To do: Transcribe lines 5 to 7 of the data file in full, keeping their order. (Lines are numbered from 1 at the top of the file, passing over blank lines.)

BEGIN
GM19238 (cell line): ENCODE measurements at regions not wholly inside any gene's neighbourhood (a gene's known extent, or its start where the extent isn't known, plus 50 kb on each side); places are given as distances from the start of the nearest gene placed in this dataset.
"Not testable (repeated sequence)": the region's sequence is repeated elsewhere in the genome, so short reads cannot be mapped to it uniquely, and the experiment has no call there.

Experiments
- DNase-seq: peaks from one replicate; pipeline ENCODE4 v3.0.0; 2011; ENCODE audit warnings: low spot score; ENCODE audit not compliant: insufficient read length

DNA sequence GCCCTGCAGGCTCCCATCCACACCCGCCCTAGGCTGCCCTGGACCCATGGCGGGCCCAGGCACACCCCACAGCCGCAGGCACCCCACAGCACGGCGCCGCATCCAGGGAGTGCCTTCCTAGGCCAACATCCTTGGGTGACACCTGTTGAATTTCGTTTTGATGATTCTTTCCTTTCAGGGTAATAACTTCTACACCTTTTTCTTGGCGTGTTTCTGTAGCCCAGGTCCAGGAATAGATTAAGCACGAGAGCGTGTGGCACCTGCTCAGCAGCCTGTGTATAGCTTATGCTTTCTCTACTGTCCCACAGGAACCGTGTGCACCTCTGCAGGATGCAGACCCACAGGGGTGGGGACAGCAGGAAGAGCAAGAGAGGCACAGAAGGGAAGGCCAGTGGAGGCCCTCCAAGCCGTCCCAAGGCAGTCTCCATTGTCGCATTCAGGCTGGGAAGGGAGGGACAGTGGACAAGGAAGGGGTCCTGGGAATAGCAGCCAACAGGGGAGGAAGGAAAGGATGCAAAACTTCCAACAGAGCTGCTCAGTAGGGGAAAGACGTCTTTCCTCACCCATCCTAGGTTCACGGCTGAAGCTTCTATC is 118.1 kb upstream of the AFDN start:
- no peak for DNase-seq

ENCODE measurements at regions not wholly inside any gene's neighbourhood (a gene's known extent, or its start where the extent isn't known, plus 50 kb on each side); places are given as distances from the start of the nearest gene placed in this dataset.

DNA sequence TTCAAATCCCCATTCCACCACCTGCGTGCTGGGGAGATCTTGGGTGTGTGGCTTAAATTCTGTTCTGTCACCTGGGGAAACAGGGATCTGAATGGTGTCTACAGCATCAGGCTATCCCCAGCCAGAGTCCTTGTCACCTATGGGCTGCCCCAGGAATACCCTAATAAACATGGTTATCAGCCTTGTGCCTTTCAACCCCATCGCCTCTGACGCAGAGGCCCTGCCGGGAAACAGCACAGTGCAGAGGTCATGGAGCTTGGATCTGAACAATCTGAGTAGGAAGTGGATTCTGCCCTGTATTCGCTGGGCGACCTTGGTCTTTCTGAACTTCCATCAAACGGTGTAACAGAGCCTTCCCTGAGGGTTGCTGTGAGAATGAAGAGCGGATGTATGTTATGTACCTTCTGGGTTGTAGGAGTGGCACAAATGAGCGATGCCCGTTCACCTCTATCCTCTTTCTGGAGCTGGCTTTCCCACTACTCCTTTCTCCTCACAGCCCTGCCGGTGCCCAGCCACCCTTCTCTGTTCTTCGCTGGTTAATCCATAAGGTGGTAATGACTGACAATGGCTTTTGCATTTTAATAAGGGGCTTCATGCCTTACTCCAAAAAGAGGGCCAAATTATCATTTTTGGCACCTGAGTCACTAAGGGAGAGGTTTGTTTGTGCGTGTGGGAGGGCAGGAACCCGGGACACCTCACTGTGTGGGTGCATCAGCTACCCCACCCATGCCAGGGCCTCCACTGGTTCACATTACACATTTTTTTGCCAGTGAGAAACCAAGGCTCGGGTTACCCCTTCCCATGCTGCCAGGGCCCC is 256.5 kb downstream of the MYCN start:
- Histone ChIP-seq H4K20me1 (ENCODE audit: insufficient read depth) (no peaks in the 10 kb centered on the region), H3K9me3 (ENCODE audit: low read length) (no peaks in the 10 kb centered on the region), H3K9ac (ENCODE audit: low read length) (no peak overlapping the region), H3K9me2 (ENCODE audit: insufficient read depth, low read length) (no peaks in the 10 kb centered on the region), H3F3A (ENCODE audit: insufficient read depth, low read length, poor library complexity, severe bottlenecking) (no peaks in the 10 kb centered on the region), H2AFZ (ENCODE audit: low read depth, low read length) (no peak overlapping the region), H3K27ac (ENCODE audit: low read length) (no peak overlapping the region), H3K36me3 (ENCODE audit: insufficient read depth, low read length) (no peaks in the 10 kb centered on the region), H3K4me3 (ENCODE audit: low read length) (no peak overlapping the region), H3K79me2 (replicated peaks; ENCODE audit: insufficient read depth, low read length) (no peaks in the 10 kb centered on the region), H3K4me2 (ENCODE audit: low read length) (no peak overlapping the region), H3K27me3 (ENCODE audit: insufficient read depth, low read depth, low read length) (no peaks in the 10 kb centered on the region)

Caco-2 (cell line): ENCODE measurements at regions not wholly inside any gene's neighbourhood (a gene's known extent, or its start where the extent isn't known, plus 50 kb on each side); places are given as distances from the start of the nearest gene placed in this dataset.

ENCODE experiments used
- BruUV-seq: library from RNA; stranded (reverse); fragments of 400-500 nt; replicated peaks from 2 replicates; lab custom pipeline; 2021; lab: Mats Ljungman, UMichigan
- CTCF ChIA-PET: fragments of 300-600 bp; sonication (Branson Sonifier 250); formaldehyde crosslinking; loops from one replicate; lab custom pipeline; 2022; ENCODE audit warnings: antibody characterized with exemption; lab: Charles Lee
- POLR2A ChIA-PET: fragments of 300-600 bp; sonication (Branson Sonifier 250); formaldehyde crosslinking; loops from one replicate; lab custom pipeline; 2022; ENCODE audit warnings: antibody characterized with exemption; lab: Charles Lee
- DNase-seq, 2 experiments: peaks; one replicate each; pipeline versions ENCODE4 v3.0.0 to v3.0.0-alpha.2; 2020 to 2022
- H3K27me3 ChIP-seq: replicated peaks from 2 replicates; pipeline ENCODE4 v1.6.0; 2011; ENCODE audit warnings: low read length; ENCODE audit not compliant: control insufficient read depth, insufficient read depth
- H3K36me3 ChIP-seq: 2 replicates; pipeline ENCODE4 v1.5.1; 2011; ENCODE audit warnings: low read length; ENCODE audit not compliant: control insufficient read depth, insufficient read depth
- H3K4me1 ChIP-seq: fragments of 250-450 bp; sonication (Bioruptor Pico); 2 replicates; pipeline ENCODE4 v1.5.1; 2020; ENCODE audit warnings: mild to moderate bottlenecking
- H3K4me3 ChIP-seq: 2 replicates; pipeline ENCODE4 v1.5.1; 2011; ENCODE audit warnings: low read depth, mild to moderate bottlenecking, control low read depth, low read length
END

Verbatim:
DNA sequence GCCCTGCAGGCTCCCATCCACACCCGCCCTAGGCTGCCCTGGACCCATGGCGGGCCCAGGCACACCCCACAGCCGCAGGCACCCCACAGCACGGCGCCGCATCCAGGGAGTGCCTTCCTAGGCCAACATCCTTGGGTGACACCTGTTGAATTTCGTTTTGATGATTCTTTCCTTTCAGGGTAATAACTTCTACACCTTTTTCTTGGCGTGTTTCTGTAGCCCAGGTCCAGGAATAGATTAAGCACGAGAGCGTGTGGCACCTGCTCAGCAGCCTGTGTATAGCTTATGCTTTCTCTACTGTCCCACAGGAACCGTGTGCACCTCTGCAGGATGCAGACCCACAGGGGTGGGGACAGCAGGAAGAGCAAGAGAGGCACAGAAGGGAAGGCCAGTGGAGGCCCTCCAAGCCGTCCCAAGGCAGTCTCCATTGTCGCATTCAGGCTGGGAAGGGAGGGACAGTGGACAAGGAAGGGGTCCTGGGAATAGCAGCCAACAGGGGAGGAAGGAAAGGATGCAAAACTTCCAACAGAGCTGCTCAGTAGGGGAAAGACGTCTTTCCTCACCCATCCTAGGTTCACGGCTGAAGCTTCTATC is 118.1 kb upstream of the AFDN start:
- no peak for DNase-seq

ENCODE measurements at regions not wholly inside any gene's neighbourhood (a gene's known extent, or its start where the extent isn't known, plus 50 kb on each side); places are given as distances from the start of the nearest gene placed in this dataset.